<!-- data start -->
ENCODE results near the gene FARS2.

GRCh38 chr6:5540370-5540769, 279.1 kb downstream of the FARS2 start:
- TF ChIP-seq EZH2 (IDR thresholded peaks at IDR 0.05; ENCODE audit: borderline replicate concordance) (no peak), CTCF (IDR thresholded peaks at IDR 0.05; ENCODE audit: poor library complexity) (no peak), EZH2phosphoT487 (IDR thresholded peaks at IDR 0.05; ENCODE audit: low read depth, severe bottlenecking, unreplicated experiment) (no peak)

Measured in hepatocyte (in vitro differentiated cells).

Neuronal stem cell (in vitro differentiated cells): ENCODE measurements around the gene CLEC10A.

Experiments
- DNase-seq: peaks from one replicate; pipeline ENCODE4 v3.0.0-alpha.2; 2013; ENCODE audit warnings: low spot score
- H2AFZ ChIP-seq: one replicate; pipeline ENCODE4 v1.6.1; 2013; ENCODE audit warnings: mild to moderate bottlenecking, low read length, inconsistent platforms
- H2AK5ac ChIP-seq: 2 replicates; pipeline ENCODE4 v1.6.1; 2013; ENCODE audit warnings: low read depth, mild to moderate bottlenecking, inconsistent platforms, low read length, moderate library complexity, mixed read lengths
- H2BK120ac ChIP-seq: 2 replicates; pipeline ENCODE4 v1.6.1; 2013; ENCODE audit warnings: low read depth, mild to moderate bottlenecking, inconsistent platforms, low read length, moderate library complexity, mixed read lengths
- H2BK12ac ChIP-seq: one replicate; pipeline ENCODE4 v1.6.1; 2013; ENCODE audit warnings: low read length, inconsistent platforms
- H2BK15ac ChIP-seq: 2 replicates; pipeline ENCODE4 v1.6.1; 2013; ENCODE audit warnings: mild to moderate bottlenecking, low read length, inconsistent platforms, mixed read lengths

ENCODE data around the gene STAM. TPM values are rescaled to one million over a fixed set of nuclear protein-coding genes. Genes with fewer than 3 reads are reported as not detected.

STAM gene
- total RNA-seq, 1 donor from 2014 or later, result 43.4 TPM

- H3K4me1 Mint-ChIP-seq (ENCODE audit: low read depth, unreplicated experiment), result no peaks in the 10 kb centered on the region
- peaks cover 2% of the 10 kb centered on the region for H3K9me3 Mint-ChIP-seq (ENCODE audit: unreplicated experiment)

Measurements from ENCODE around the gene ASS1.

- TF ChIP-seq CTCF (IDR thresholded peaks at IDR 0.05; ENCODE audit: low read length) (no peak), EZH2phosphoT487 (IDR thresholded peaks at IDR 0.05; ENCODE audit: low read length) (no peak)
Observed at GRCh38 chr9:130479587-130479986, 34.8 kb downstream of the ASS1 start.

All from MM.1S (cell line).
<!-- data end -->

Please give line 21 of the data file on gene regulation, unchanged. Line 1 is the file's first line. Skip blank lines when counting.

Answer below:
All from MM.1S (cell line).